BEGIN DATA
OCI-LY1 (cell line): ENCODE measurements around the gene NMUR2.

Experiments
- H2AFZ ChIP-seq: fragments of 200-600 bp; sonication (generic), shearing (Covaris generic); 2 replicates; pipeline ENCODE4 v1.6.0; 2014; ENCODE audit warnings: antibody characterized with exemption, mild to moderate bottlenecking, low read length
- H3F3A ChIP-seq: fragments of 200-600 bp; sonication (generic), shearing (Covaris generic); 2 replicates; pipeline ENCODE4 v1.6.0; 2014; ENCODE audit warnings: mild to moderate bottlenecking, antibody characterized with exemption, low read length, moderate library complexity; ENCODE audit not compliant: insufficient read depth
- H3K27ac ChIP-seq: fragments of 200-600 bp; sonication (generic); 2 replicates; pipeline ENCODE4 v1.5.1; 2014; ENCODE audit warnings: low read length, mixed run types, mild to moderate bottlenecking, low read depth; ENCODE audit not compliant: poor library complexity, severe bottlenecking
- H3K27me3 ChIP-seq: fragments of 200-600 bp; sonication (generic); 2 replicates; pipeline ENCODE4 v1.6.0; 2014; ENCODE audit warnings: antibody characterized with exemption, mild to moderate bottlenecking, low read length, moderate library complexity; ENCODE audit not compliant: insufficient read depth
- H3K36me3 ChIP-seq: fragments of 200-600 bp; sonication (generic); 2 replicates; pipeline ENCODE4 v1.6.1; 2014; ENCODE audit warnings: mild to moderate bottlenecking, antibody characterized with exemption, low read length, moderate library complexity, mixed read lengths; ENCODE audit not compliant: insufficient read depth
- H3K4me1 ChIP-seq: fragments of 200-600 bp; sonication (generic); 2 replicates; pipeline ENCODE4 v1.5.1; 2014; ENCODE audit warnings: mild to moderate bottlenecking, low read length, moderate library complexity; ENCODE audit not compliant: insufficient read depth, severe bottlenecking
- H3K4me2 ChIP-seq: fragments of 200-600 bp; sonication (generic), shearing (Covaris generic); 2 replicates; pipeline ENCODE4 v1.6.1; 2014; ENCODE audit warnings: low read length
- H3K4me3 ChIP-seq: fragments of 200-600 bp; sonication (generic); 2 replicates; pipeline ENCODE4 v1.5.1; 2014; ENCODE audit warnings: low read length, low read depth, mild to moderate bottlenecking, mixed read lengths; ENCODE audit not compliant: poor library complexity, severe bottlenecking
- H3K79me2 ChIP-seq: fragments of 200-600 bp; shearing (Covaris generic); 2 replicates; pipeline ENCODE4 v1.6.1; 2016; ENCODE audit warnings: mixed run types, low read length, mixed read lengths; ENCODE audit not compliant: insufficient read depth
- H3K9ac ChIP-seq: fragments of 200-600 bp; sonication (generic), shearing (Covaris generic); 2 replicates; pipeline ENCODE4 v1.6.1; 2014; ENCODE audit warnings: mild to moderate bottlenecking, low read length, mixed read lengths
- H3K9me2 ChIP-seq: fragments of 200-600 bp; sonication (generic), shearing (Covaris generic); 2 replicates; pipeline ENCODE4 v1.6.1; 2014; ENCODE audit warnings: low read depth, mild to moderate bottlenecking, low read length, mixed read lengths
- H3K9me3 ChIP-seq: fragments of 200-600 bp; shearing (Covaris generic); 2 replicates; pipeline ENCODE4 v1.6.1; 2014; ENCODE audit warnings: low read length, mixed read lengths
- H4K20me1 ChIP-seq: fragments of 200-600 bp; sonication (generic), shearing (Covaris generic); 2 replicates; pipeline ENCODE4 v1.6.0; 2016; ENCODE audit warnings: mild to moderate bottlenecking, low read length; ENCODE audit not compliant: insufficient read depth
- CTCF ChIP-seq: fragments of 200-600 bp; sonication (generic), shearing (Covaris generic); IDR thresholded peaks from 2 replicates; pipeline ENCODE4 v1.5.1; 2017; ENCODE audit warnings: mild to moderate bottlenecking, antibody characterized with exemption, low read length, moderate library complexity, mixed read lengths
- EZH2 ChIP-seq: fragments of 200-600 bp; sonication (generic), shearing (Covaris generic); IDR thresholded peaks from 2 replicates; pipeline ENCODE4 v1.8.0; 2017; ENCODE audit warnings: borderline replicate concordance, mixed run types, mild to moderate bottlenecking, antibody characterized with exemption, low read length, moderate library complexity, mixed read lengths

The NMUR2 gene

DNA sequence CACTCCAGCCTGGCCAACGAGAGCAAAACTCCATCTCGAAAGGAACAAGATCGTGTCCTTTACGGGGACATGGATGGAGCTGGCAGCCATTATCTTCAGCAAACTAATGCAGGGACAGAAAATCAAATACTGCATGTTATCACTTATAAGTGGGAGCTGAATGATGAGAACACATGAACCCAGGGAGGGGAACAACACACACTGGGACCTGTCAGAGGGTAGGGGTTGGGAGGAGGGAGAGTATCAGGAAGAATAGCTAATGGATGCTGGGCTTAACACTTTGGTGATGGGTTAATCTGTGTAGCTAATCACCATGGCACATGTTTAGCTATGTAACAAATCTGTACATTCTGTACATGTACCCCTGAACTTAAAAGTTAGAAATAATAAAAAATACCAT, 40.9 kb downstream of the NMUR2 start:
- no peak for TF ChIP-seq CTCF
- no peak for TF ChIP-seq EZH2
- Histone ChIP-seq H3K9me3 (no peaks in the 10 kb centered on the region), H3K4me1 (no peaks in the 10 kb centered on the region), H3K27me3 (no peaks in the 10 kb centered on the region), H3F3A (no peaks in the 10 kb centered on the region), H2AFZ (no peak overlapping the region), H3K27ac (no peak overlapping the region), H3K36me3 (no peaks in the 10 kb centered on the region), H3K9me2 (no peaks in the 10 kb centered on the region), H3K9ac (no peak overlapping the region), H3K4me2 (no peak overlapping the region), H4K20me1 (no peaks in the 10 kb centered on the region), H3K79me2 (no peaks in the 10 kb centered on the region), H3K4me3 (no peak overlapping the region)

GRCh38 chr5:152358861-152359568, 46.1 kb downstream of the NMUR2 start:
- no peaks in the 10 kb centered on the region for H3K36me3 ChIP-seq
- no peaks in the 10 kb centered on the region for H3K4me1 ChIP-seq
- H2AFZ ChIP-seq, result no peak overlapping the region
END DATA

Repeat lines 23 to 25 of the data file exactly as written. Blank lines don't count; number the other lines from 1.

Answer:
GRCh38 chr5:152358861-152359568, 46.1 kb downstream of the NMUR2 start:
- no peaks in the 10 kb centered on the region for H3K36me3 ChIP-seq
- no peaks in the 10 kb centered on the region for H3K4me1 ChIP-seq